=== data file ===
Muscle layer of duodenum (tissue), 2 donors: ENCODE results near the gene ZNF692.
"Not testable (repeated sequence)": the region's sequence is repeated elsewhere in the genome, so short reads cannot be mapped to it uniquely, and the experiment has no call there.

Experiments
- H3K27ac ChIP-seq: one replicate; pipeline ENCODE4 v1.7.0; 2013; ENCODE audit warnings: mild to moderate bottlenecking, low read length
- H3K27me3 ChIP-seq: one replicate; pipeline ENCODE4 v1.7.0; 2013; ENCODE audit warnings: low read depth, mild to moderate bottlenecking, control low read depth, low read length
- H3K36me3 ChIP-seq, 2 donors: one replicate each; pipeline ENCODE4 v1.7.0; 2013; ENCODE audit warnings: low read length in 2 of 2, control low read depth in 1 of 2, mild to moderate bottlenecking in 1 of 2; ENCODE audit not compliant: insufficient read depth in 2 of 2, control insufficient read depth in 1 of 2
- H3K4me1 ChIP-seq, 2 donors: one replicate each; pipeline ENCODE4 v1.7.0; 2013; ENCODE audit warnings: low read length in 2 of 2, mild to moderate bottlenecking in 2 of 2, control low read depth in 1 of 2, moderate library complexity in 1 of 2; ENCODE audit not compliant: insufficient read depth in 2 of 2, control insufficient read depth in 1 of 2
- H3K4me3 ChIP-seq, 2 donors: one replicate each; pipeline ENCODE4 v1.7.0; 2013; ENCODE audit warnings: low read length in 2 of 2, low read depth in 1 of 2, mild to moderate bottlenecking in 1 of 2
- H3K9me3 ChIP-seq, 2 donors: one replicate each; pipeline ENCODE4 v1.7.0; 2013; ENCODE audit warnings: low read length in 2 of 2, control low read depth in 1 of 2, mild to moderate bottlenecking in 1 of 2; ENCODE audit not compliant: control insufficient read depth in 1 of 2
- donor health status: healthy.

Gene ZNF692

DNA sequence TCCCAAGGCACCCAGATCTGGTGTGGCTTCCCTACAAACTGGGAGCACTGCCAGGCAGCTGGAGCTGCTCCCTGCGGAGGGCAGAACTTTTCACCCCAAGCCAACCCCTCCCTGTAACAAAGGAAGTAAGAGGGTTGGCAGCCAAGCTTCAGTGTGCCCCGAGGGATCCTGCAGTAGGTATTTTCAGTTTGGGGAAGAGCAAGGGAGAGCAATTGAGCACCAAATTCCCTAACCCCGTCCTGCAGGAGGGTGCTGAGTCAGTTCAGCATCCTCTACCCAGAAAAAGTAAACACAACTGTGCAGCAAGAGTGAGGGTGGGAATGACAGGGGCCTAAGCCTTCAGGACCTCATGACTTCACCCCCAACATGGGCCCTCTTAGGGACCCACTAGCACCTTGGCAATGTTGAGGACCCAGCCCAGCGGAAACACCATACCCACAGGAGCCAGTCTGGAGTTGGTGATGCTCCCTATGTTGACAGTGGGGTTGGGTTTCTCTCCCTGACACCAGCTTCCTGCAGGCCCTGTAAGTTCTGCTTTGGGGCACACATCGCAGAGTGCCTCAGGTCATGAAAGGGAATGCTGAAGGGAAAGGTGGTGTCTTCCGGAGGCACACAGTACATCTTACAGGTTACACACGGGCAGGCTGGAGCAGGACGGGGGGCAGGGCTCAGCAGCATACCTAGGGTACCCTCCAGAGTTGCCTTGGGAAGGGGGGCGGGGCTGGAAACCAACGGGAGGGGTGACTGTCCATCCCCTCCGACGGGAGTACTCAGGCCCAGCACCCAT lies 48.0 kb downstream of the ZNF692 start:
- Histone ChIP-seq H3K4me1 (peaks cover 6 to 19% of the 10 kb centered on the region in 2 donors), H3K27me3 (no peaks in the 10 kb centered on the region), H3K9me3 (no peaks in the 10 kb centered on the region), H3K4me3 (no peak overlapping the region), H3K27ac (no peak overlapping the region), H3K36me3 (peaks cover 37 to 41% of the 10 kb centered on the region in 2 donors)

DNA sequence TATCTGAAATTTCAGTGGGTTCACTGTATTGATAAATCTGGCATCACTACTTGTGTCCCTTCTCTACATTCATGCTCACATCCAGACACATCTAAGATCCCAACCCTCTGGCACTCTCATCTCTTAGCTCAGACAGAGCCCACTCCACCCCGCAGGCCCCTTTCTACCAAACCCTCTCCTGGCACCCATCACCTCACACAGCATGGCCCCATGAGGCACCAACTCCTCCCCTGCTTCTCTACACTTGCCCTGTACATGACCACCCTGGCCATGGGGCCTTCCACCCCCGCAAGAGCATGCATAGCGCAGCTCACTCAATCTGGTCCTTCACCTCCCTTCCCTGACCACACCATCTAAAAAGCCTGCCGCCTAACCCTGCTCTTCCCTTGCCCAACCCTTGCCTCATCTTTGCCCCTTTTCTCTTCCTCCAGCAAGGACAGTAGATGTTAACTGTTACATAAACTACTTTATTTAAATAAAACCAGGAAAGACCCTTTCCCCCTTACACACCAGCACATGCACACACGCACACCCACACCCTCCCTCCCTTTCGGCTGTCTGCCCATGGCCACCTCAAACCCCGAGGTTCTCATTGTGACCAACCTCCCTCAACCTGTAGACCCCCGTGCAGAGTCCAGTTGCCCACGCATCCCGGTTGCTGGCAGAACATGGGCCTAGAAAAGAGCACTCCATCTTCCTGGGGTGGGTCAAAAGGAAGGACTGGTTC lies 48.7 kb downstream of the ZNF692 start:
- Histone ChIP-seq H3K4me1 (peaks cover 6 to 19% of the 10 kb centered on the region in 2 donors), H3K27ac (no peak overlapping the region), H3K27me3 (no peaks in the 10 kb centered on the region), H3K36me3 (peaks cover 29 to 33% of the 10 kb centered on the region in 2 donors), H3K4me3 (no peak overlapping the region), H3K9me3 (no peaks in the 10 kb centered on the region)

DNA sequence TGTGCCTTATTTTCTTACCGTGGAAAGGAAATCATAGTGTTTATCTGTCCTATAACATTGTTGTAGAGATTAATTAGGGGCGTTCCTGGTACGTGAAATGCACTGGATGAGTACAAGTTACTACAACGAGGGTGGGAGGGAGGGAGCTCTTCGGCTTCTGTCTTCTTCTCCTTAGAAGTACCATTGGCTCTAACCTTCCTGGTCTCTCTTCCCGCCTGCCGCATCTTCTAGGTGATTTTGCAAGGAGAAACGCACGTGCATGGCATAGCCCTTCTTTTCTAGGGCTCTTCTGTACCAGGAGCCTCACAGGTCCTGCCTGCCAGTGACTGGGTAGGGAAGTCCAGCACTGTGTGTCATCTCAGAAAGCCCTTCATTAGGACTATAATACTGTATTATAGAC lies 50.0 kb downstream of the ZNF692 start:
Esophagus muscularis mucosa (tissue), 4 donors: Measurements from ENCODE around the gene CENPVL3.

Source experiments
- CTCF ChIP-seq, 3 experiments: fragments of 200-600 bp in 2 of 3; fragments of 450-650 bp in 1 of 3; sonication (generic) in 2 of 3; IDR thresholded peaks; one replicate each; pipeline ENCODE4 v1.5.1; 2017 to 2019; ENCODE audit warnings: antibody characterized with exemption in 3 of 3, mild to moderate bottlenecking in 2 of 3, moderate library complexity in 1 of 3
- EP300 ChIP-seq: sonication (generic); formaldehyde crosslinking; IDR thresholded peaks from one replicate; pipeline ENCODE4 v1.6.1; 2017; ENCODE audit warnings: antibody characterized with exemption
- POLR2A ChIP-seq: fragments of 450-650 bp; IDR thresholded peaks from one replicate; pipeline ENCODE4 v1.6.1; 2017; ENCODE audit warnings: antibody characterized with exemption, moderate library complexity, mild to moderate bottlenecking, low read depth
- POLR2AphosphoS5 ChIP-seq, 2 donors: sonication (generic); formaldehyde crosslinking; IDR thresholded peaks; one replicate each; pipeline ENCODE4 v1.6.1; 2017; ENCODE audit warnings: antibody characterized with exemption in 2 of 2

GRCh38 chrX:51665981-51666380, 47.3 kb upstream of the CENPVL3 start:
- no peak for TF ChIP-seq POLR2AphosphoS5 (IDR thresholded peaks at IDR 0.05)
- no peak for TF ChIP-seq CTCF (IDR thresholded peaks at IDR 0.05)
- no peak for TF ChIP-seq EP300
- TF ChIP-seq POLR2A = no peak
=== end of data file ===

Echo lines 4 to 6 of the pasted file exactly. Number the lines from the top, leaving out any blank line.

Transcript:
- H3K27ac ChIP-seq: one replicate; pipeline ENCODE4 v1.7.0; 2013; ENCODE audit warnings: mild to moderate bottlenecking, low read length
- H3K27me3 ChIP-seq: one replicate; pipeline ENCODE4 v1.7.0; 2013; ENCODE audit warnings: low read depth, mild to moderate bottlenecking, control low read depth, low read length
- H3K36me3 ChIP-seq, 2 donors: one replicate each; pipeline ENCODE4 v1.7.0; 2013; ENCODE audit warnings: low read length in 2 of 2, control low read depth in 1 of 2, mild to moderate bottlenecking in 1 of 2; ENCODE audit not compliant: insufficient read depth in 2 of 2, control insufficient read depth in 1 of 2